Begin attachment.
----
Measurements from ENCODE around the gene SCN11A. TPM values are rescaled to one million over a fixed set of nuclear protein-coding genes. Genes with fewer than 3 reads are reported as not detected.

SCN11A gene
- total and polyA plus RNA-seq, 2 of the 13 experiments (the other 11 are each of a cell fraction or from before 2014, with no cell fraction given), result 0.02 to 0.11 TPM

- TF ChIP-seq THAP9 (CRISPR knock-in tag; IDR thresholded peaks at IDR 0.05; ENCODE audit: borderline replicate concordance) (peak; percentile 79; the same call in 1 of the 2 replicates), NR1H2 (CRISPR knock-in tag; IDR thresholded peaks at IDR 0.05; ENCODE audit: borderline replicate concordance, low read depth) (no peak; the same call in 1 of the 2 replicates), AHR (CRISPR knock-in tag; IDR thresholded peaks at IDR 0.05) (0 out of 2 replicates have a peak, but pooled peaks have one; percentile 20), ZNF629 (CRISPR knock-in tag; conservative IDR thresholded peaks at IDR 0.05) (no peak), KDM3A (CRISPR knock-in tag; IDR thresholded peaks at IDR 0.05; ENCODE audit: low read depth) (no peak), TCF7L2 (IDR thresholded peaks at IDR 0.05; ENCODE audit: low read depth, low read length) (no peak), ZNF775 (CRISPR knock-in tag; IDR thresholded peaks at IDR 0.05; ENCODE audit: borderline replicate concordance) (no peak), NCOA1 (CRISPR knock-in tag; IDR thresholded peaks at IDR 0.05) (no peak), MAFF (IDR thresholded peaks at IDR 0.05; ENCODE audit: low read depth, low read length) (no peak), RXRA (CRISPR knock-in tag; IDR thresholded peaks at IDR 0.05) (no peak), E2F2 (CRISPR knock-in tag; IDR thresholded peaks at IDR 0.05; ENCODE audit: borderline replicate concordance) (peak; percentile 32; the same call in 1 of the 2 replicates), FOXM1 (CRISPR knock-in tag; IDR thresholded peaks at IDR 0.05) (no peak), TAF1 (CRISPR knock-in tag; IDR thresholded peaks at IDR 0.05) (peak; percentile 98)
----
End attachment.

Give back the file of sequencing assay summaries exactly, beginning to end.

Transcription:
Measurements from ENCODE around the gene SCN11A. TPM values are rescaled to one million over a fixed set of nuclear protein-coding genes. Genes with fewer than 3 reads are reported as not detected.

SCN11A gene
- total and polyA plus RNA-seq, 2 of the 13 experiments (the other 11 are each of a cell fraction or from before 2014, with no cell fraction given), result 0.02 to 0.11 TPM

- TF ChIP-seq THAP9 (CRISPR knock-in tag; IDR thresholded peaks at IDR 0.05; ENCODE audit: borderline replicate concordance) (peak; percentile 79; the same call in 1 of the 2 replicates), NR1H2 (CRISPR knock-in tag; IDR thresholded peaks at IDR 0.05; ENCODE audit: borderline replicate concordance, low read depth) (no peak; the same call in 1 of the 2 replicates), AHR (CRISPR knock-in tag; IDR thresholded peaks at IDR 0.05) (0 out of 2 replicates have a peak, but pooled peaks have one; percentile 20), ZNF629 (CRISPR knock-in tag; conservative IDR thresholded peaks at IDR 0.05) (no peak), KDM3A (CRISPR knock-in tag; IDR thresholded peaks at IDR 0.05; ENCODE audit: low read depth) (no peak), TCF7L2 (IDR thresholded peaks at IDR 0.05; ENCODE audit: low read depth, low read length) (no peak), ZNF775 (CRISPR knock-in tag; IDR thresholded peaks at IDR 0.05; ENCODE audit: borderline replicate concordance) (no peak), NCOA1 (CRISPR knock-in tag; IDR thresholded peaks at IDR 0.05) (no peak), MAFF (IDR thresholded peaks at IDR 0.05; ENCODE audit: low read depth, low read length) (no peak), RXRA (CRISPR knock-in tag; IDR thresholded peaks at IDR 0.05) (no peak), E2F2 (CRISPR knock-in tag; IDR thresholded peaks at IDR 0.05; ENCODE audit: borderline replicate concordance) (peak; percentile 32; the same call in 1 of the 2 replicates), FOXM1 (CRISPR knock-in tag; IDR thresholded peaks at IDR 0.05) (no peak), TAF1 (CRISPR knock-in tag; IDR thresholded peaks at IDR 0.05) (peak; percentile 98)